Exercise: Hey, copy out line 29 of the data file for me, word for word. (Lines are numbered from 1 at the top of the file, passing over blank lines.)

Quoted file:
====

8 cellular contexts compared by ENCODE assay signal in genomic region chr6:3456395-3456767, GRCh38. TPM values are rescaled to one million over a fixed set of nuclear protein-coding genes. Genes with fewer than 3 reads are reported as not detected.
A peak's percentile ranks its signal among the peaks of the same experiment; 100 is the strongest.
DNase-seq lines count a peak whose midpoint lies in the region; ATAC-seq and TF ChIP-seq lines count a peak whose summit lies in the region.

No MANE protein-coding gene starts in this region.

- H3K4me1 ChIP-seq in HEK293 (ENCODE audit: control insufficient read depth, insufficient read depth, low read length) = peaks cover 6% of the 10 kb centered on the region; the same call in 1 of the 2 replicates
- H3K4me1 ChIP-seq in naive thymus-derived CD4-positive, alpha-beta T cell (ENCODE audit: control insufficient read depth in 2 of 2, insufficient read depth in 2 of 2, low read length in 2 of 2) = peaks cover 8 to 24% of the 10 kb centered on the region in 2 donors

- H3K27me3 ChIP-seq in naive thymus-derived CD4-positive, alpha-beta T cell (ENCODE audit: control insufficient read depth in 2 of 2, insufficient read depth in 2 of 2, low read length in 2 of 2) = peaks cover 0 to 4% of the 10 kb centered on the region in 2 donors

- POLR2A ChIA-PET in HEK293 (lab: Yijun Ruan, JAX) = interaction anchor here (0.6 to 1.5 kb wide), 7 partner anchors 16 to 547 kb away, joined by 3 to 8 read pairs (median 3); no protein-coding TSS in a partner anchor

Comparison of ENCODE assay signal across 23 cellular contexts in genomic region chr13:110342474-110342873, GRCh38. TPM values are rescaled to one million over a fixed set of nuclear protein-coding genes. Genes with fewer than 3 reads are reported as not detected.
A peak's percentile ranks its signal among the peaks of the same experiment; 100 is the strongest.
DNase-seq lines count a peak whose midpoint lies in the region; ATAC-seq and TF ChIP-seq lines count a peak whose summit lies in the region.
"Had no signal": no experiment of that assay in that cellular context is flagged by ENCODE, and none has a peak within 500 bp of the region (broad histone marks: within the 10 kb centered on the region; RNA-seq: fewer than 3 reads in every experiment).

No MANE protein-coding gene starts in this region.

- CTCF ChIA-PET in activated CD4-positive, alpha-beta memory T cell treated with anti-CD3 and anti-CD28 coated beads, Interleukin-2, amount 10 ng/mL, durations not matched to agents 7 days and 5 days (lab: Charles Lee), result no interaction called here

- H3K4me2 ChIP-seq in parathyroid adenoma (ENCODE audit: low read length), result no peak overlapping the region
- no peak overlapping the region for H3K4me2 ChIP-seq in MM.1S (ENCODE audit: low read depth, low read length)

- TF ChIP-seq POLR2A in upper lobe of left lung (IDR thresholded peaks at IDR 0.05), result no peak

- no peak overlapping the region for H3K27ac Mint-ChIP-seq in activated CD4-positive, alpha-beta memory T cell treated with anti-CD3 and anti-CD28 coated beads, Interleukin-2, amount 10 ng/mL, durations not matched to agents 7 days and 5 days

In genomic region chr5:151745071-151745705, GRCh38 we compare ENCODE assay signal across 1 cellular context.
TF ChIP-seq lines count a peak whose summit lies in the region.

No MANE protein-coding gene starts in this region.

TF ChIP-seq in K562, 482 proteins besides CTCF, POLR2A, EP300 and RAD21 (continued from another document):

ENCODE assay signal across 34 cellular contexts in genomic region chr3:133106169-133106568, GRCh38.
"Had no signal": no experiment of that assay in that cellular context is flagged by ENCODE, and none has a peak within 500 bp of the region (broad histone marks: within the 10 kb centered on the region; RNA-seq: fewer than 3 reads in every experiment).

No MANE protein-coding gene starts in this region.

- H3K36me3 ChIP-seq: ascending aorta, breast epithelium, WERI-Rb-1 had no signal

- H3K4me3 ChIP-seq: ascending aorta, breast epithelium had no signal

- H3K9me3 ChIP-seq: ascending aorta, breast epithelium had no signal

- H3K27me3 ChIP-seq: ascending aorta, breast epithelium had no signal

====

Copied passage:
- H3K27me3 ChIP-seq: ascending aorta, breast epithelium had no signal